BBC Reporter: There was apprehension as the Catholic parents and children began their walk to school. But there were some hopes, at least, that the worst might be over. There seemed fewer Protestant protesters than before, but then, from one loyalist side-street, stones began to fly.
Seconds later, the blast bomb was thrown from the loyalist crowd.
In all, four police officers were injured - two with shrapnel wounds.
At Holy Cross School, the Principal, Anne Tanney, tried to comfort her pupils.
We’re in uncharted territory now, this is just beyond, to be honest, ‘cause I cannot let myself, I cannot let you forget, or your viewers or listeners forget, that this is children going to school. And that’s the only issue I can speak on. I’m not into condemnation, I’m not into recrimination. These are four and five year-old girls going to school.
That was attempted murder of young babies and mothers going to school this morning. And for the next one of their politicians or community people to come on the television and say that this protest isn’t against children, I don’t want to hear it no more. It’s absolute lies and the world should see that those people tried to murder babies this morning.
Somebody sat down last night in a paramilitary organisation and decided that the thing to do here was to attack these children with a blast-bomb, and to try and kill them, to intimidate them and to terrorise them.
BBC Reporter: At the scene of the attack, one of the parties representing Loyalist paramilitaries condemned it, and called on all paramilitaries to stay away.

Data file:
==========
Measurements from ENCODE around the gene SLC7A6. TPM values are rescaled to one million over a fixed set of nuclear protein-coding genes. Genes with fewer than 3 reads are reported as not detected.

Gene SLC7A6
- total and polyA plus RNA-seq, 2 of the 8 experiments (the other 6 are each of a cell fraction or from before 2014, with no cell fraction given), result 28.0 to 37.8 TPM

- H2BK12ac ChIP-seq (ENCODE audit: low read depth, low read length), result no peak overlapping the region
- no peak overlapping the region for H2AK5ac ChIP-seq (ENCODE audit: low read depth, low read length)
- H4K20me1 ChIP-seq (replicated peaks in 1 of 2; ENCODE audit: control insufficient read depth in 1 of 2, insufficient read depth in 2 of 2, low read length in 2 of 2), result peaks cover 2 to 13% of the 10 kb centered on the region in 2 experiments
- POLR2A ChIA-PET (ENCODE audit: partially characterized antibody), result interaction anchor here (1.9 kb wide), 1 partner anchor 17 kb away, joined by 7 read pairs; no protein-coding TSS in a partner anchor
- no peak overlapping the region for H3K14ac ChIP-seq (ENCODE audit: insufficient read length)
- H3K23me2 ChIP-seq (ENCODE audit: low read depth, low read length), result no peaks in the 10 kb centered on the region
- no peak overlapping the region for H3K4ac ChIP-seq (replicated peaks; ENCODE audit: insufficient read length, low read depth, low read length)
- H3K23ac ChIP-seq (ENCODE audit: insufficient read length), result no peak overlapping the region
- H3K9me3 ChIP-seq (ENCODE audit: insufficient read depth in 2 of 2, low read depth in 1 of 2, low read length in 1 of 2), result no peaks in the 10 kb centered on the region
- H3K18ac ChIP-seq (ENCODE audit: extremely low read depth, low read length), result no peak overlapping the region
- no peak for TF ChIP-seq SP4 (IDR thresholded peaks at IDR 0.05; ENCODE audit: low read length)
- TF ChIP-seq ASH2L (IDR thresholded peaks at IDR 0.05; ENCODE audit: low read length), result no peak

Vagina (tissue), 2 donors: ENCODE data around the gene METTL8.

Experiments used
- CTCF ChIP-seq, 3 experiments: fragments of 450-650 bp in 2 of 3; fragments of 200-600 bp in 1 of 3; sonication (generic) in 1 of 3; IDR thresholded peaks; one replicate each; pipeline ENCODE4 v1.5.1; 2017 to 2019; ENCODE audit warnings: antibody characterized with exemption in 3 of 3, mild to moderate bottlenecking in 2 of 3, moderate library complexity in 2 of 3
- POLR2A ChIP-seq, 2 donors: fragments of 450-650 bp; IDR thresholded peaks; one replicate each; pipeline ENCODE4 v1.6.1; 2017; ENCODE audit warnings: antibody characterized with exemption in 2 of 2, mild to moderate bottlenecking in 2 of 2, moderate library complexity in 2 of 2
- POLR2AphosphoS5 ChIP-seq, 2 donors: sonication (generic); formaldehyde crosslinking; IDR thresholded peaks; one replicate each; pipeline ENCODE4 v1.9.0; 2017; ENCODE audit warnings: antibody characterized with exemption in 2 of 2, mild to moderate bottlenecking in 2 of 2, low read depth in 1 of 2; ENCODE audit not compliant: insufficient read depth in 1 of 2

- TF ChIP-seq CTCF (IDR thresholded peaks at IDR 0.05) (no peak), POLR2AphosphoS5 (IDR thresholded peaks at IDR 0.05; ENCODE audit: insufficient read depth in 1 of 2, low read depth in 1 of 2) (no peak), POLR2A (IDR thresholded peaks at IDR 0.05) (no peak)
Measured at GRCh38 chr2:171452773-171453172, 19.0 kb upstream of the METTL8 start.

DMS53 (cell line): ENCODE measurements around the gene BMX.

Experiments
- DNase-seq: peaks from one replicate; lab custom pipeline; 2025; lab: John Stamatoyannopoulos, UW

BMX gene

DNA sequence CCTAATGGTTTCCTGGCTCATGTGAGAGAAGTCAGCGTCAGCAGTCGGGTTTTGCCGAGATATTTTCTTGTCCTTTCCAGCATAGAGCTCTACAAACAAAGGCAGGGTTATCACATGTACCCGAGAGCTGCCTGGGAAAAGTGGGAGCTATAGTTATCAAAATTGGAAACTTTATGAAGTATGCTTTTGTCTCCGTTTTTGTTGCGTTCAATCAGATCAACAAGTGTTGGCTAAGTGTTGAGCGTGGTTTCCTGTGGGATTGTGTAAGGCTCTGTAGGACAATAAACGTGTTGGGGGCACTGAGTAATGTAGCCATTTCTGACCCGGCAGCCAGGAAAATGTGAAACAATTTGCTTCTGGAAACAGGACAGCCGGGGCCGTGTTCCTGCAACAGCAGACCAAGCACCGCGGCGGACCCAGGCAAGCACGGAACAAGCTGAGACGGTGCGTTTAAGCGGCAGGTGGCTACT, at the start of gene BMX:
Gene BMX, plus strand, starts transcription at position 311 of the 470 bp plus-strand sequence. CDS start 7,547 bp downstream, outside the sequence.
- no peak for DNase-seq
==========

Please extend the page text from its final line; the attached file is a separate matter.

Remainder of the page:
Well, I agree with you - it absolutely was disgraceful for any missile to be thrown at those youngsters whatsoever. I don’t know who threw them, but certainly I condemn it without reservation, it should never have happened.
BBC Reporter: The party representing the other main Loyalist group blamed rival paramilitaries.
I’m ashamed today to say that I’m a loyalist. I’m totally ashamed that anybody would do that when young Catholic girls are coming up here, totally ashamed.
BBC Reporter: The Head of the Presbyterian Church visited the two local Protestant and Catholic primary schools.
We can’t allow boys and girls from both sides of the community to suffer what they’re suffering. I’ve been into both Wheatfield Primary School this morning, and Holy Cross School, and the boys and girls from both schools are suffering as a result of this - it’s absolutely appalling.
BBC Reporter: The Holy Cross children came home safely. After the morning’s events, understandably, more parents and relatives were there to hold their hands. There’ll be an emergency meeting of parents later but, whatever they decide, the fear will remain present on these divided streets.
Denis Murray, BBC News, Ardoyne.